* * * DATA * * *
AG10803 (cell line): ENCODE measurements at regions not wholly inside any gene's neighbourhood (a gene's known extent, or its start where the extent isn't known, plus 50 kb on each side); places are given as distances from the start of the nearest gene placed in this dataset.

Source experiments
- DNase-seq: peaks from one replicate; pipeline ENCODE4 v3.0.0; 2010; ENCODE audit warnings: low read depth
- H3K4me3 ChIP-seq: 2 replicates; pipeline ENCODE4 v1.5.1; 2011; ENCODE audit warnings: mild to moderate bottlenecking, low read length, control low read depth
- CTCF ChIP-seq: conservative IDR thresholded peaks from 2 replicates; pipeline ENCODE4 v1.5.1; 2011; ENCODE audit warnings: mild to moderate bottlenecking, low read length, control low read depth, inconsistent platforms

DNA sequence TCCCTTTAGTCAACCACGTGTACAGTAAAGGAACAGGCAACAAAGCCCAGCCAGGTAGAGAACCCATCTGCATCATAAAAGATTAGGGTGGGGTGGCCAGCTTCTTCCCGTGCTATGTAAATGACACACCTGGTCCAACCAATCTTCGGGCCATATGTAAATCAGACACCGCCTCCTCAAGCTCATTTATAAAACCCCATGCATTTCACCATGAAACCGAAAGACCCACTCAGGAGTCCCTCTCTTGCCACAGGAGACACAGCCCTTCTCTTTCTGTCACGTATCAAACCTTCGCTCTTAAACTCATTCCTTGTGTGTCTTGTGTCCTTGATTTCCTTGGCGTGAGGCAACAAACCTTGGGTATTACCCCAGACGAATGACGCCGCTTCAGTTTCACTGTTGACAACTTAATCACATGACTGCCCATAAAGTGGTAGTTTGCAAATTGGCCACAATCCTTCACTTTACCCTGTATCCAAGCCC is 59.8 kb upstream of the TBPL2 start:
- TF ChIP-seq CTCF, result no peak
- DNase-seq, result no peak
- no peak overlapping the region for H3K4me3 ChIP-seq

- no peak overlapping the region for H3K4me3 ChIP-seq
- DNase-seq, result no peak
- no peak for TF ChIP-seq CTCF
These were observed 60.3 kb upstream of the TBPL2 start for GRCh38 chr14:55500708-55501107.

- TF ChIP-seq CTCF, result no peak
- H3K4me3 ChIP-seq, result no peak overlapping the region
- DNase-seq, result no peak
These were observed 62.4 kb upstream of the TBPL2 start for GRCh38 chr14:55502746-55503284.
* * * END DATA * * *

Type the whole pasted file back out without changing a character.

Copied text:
AG10803 (cell line): ENCODE measurements at regions not wholly inside any gene's neighbourhood (a gene's known extent, or its start where the extent isn't known, plus 50 kb on each side); places are given as distances from the start of the nearest gene placed in this dataset.

Source experiments
- DNase-seq: peaks from one replicate; pipeline ENCODE4 v3.0.0; 2010; ENCODE audit warnings: low read depth
- H3K4me3 ChIP-seq: 2 replicates; pipeline ENCODE4 v1.5.1; 2011; ENCODE audit warnings: mild to moderate bottlenecking, low read length, control low read depth
- CTCF ChIP-seq: conservative IDR thresholded peaks from 2 replicates; pipeline ENCODE4 v1.5.1; 2011; ENCODE audit warnings: mild to moderate bottlenecking, low read length, control low read depth, inconsistent platforms

DNA sequence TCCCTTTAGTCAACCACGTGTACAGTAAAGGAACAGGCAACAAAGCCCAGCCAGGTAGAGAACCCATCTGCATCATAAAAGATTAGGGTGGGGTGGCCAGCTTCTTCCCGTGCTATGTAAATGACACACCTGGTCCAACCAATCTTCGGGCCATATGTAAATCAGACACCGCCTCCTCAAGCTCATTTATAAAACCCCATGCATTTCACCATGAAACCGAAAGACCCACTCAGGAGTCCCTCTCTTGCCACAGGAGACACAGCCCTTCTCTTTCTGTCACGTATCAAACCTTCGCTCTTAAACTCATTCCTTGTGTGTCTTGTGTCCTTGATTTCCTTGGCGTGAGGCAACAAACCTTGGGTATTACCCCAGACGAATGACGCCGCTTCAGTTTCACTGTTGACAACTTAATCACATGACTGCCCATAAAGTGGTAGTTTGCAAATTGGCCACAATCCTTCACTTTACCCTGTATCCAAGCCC is 59.8 kb upstream of the TBPL2 start:
- TF ChIP-seq CTCF, result no peak
- DNase-seq, result no peak
- no peak overlapping the region for H3K4me3 ChIP-seq

- no peak overlapping the region for H3K4me3 ChIP-seq
- DNase-seq, result no peak
- no peak for TF ChIP-seq CTCF
These were observed 60.3 kb upstream of the TBPL2 start for GRCh38 chr14:55500708-55501107.

- TF ChIP-seq CTCF, result no peak
- H3K4me3 ChIP-seq, result no peak overlapping the region
- DNase-seq, result no peak
These were observed 62.4 kb upstream of the TBPL2 start for GRCh38 chr14:55502746-55503284.